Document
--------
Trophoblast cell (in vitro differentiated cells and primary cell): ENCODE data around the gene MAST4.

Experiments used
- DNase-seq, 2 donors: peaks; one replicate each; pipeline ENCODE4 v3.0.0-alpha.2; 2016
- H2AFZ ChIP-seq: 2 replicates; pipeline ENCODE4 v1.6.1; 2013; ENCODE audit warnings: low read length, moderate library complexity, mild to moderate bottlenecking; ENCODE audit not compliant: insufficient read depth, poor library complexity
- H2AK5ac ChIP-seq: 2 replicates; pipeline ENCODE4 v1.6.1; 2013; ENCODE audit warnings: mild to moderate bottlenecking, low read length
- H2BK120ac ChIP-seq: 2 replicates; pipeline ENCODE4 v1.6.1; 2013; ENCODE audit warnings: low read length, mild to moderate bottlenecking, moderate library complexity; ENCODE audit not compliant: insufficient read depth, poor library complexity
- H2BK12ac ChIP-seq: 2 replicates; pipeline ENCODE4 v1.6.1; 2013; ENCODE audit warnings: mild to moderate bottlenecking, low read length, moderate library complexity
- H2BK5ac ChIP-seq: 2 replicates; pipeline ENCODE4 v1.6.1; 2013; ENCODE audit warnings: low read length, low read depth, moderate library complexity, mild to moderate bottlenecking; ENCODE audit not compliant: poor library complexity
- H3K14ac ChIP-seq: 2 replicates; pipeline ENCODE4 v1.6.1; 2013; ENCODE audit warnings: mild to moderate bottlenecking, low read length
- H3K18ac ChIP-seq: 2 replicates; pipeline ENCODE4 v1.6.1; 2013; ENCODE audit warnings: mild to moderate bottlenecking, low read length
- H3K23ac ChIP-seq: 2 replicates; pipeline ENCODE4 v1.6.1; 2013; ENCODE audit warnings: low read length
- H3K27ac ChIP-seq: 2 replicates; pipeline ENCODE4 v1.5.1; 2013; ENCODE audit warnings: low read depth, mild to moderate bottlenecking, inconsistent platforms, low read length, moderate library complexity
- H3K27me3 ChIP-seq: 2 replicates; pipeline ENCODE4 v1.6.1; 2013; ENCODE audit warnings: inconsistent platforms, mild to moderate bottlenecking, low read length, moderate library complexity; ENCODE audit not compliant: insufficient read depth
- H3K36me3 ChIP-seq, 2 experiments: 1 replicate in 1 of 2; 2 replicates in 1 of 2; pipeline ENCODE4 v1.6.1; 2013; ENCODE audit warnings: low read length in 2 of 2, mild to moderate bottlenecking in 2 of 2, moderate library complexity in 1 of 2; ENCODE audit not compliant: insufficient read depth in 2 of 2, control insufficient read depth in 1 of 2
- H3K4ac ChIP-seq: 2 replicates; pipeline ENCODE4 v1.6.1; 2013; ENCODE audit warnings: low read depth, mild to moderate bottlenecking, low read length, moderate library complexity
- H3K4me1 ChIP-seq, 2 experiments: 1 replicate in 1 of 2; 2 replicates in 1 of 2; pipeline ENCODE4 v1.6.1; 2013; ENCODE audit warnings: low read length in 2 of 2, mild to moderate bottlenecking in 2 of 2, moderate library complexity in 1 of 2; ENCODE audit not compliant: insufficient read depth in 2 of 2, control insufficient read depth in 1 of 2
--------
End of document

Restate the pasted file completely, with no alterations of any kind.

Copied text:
Trophoblast cell (in vitro differentiated cells and primary cell): ENCODE data around the gene MAST4.

Experiments used
- DNase-seq, 2 donors: peaks; one replicate each; pipeline ENCODE4 v3.0.0-alpha.2; 2016
- H2AFZ ChIP-seq: 2 replicates; pipeline ENCODE4 v1.6.1; 2013; ENCODE audit warnings: low read length, moderate library complexity, mild to moderate bottlenecking; ENCODE audit not compliant: insufficient read depth, poor library complexity
- H2AK5ac ChIP-seq: 2 replicates; pipeline ENCODE4 v1.6.1; 2013; ENCODE audit warnings: mild to moderate bottlenecking, low read length
- H2BK120ac ChIP-seq: 2 replicates; pipeline ENCODE4 v1.6.1; 2013; ENCODE audit warnings: low read length, mild to moderate bottlenecking, moderate library complexity; ENCODE audit not compliant: insufficient read depth, poor library complexity
- H2BK12ac ChIP-seq: 2 replicates; pipeline ENCODE4 v1.6.1; 2013; ENCODE audit warnings: mild to moderate bottlenecking, low read length, moderate library complexity
- H2BK5ac ChIP-seq: 2 replicates; pipeline ENCODE4 v1.6.1; 2013; ENCODE audit warnings: low read length, low read depth, moderate library complexity, mild to moderate bottlenecking; ENCODE audit not compliant: poor library complexity
- H3K14ac ChIP-seq: 2 replicates; pipeline ENCODE4 v1.6.1; 2013; ENCODE audit warnings: mild to moderate bottlenecking, low read length
- H3K18ac ChIP-seq: 2 replicates; pipeline ENCODE4 v1.6.1; 2013; ENCODE audit warnings: mild to moderate bottlenecking, low read length
- H3K23ac ChIP-seq: 2 replicates; pipeline ENCODE4 v1.6.1; 2013; ENCODE audit warnings: low read length
- H3K27ac ChIP-seq: 2 replicates; pipeline ENCODE4 v1.5.1; 2013; ENCODE audit warnings: low read depth, mild to moderate bottlenecking, inconsistent platforms, low read length, moderate library complexity
- H3K27me3 ChIP-seq: 2 replicates; pipeline ENCODE4 v1.6.1; 2013; ENCODE audit warnings: inconsistent platforms, mild to moderate bottlenecking, low read length, moderate library complexity; ENCODE audit not compliant: insufficient read depth
- H3K36me3 ChIP-seq, 2 experiments: 1 replicate in 1 of 2; 2 replicates in 1 of 2; pipeline ENCODE4 v1.6.1; 2013; ENCODE audit warnings: low read length in 2 of 2, mild to moderate bottlenecking in 2 of 2, moderate library complexity in 1 of 2; ENCODE audit not compliant: insufficient read depth in 2 of 2, control insufficient read depth in 1 of 2
- H3K4ac ChIP-seq: 2 replicates; pipeline ENCODE4 v1.6.1; 2013; ENCODE audit warnings: low read depth, mild to moderate bottlenecking, low read length, moderate library complexity
- H3K4me1 ChIP-seq, 2 experiments: 1 replicate in 1 of 2; 2 replicates in 1 of 2; pipeline ENCODE4 v1.6.1; 2013; ENCODE audit warnings: low read length in 2 of 2, mild to moderate bottlenecking in 2 of 2, moderate library complexity in 1 of 2; ENCODE audit not compliant: insufficient read depth in 2 of 2, control insufficient read depth in 1 of 2